God in the center: Bonhoeffer on our religionless culture

May 28, 2018

Imprisoned near Berlin in 1944, Dietrich Bonhoeffer penned a famously enigmatic letter to his disciple and confidant, Eberhard Bethge. Bonhoeffer, noting the changes in the world around him, observed that people were becoming “radically religionless” and wondered aloud, “How can Christ become Lord of the religionless as well? Is there such a thing as a religionless Christian? If religion is only the garb in which Christianity is clothed—and this garb has looked very differently in different ages—what then is religionless Christianity?”

Summarizing his concerns, Bonhoeffer wrote, “The question to be answered would be: What does a church, a congregation, a sermon, a liturgy, a Christian life, mean in a religionless world?”

What is “religionless Christianity?”

Bonhoeffer’s apprehension still speaks to us today as every week brings a new report or survey showing diminishing religiosity in the United States and across the West. But Bonhoeffer’s comments also present challenges. Most notably, what does Bonhoeffer mean by “religionless Christianity?” Is this a radical departure from Christian orthodoxy, a heretical musing toward the end of a saint’s life, or something beneficial, some insight to aid American Christians in a secular world?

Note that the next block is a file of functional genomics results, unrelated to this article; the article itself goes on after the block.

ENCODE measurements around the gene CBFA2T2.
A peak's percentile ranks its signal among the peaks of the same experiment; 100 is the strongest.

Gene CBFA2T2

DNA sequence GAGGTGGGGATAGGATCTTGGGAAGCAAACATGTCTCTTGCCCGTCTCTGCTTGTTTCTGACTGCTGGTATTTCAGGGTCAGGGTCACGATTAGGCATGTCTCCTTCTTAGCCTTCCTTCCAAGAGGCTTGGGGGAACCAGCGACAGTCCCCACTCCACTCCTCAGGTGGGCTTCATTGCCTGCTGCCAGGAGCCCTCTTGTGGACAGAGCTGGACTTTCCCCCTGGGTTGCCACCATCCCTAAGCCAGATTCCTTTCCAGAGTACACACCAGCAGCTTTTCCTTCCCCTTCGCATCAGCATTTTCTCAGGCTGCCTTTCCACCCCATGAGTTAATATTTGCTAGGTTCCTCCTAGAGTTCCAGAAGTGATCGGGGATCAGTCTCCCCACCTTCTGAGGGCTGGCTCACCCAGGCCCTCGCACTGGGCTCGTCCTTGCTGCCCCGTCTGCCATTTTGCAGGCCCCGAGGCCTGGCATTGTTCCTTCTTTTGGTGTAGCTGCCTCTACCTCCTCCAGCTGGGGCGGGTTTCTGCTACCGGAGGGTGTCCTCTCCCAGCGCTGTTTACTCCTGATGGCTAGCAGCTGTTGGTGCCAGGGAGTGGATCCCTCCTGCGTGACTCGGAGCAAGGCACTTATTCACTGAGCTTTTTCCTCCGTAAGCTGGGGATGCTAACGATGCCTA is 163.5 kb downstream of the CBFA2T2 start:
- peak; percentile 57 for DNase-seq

To understand the direction which Bonhoeffer leads us, we must understand how Bonhoeffer defines “religion.” Bonhoeffer scholar and editor of The Bonhoeffer Reader, Clifford J. Green, explains Bonhoeffer’s conception of religion in a preface to the infamous letter:

‘Religion' for Bonhoeffer does not mean the church institution and its various beliefs and practices, as if a 'religionless Christianity' would abandon congregations, clergy, worship, prayer, sacraments, the Bible—what people usually understand by religion. Bonhoeffer does not define religion by these forms, in an institutional way; he defines it, rather in an operational or functional way—it is a certain way of behaving, feeling and thinking, a particular psychic posture.